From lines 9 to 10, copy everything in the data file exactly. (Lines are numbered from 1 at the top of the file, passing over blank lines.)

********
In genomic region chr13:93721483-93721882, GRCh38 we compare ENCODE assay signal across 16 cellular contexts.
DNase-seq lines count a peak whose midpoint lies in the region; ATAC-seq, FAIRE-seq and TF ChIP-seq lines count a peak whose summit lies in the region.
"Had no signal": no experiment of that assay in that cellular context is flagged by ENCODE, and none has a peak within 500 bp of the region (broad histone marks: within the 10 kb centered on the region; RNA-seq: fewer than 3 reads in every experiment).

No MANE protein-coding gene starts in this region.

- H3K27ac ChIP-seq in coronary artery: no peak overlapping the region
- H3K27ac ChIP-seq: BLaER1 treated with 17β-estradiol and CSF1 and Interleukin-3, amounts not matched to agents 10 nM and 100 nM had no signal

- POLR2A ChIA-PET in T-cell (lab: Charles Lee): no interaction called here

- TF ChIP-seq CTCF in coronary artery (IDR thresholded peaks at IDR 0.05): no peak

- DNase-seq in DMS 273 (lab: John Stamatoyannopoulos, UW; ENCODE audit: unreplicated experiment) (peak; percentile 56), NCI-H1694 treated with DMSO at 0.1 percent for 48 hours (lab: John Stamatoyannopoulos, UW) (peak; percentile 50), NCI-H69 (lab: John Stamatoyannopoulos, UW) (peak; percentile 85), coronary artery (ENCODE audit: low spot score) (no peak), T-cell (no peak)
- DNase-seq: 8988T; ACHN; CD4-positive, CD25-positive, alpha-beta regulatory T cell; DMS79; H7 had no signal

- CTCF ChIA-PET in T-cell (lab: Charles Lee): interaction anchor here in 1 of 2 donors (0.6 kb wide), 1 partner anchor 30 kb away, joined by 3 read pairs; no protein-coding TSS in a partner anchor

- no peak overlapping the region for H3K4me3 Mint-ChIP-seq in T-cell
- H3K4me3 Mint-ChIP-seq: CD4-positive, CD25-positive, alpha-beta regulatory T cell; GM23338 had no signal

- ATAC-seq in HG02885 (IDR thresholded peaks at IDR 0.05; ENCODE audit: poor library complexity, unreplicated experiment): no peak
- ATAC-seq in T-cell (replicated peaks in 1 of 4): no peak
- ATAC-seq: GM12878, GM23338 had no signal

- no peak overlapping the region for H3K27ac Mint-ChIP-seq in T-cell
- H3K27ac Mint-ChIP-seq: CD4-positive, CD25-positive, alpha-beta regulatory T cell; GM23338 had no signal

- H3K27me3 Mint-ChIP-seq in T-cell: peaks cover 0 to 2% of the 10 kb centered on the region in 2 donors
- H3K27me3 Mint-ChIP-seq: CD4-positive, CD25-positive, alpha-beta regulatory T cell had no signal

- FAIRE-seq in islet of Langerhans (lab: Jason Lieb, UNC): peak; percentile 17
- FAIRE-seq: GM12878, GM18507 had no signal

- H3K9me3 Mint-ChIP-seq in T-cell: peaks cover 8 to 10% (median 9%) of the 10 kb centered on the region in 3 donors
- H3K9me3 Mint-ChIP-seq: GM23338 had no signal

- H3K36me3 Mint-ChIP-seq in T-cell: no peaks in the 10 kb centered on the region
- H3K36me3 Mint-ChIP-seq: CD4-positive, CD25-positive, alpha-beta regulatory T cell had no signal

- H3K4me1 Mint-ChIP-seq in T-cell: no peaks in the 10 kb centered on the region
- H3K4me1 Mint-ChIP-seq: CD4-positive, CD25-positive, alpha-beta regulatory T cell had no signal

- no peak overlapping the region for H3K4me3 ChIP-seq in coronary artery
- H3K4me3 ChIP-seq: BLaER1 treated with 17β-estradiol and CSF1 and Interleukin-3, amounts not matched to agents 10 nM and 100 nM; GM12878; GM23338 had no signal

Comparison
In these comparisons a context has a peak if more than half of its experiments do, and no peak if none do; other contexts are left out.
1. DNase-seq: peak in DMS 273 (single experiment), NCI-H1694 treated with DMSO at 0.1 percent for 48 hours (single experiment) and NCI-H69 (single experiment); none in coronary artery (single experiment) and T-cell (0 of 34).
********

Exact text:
- DNase-seq in DMS 273 (lab: John Stamatoyannopoulos, UW; ENCODE audit: unreplicated experiment) (peak; percentile 56), NCI-H1694 treated with DMSO at 0.1 percent for 48 hours (lab: John Stamatoyannopoulos, UW) (peak; percentile 50), NCI-H69 (lab: John Stamatoyannopoulos, UW) (peak; percentile 85), coronary artery (ENCODE audit: low spot score) (no peak), T-cell (no peak)
- DNase-seq: 8988T; ACHN; CD4-positive, CD25-positive, alpha-beta regulatory T cell; DMS79; H7 had no signal